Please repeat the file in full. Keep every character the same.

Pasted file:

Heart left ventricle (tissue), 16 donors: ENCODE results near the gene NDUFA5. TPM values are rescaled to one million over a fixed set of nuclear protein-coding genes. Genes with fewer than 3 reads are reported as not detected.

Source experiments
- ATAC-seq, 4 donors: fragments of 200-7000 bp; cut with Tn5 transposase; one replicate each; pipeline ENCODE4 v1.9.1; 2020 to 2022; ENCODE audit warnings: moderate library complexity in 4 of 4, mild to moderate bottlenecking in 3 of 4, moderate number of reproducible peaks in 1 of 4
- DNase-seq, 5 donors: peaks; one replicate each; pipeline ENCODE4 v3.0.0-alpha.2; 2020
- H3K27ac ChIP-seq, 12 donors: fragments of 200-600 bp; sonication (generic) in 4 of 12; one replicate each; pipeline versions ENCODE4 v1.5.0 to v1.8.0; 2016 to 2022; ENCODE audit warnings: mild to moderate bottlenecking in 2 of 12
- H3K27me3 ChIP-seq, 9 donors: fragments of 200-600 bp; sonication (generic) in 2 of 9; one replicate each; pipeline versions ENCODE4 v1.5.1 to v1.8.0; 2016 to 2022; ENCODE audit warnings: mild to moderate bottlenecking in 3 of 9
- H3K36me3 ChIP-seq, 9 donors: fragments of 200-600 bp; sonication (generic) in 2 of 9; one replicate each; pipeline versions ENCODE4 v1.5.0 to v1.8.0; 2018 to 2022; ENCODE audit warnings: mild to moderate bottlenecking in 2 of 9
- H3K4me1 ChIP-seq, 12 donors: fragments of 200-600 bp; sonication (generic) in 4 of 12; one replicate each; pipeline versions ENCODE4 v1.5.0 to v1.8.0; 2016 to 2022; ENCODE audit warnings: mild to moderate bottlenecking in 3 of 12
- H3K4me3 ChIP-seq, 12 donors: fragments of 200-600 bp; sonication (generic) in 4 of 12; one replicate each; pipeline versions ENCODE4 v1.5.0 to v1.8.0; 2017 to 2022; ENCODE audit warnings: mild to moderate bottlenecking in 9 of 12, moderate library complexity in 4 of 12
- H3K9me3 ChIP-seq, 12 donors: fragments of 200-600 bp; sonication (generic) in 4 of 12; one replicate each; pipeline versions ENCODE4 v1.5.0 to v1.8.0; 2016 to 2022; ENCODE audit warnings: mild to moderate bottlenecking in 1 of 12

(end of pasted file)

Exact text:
Heart left ventricle (tissue), 16 donors: ENCODE results near the gene NDUFA5. TPM values are rescaled to one million over a fixed set of nuclear protein-coding genes. Genes with fewer than 3 reads are reported as not detected.

Source experiments
- ATAC-seq, 4 donors: fragments of 200-7000 bp; cut with Tn5 transposase; one replicate each; pipeline ENCODE4 v1.9.1; 2020 to 2022; ENCODE audit warnings: moderate library complexity in 4 of 4, mild to moderate bottlenecking in 3 of 4, moderate number of reproducible peaks in 1 of 4
- DNase-seq, 5 donors: peaks; one replicate each; pipeline ENCODE4 v3.0.0-alpha.2; 2020
- H3K27ac ChIP-seq, 12 donors: fragments of 200-600 bp; sonication (generic) in 4 of 12; one replicate each; pipeline versions ENCODE4 v1.5.0 to v1.8.0; 2016 to 2022; ENCODE audit warnings: mild to moderate bottlenecking in 2 of 12
- H3K27me3 ChIP-seq, 9 donors: fragments of 200-600 bp; sonication (generic) in 2 of 9; one replicate each; pipeline versions ENCODE4 v1.5.1 to v1.8.0; 2016 to 2022; ENCODE audit warnings: mild to moderate bottlenecking in 3 of 9
- H3K36me3 ChIP-seq, 9 donors: fragments of 200-600 bp; sonication (generic) in 2 of 9; one replicate each; pipeline versions ENCODE4 v1.5.0 to v1.8.0; 2018 to 2022; ENCODE audit warnings: mild to moderate bottlenecking in 2 of 9
- H3K4me1 ChIP-seq, 12 donors: fragments of 200-600 bp; sonication (generic) in 4 of 12; one replicate each; pipeline versions ENCODE4 v1.5.0 to v1.8.0; 2016 to 2022; ENCODE audit warnings: mild to moderate bottlenecking in 3 of 12
- H3K4me3 ChIP-seq, 12 donors: fragments of 200-600 bp; sonication (generic) in 4 of 12; one replicate each; pipeline versions ENCODE4 v1.5.0 to v1.8.0; 2017 to 2022; ENCODE audit warnings: mild to moderate bottlenecking in 9 of 12, moderate library complexity in 4 of 12
- H3K9me3 ChIP-seq, 12 donors: fragments of 200-600 bp; sonication (generic) in 4 of 12; one replicate each; pipeline versions ENCODE4 v1.5.0 to v1.8.0; 2016 to 2022; ENCODE audit warnings: mild to moderate bottlenecking in 1 of 12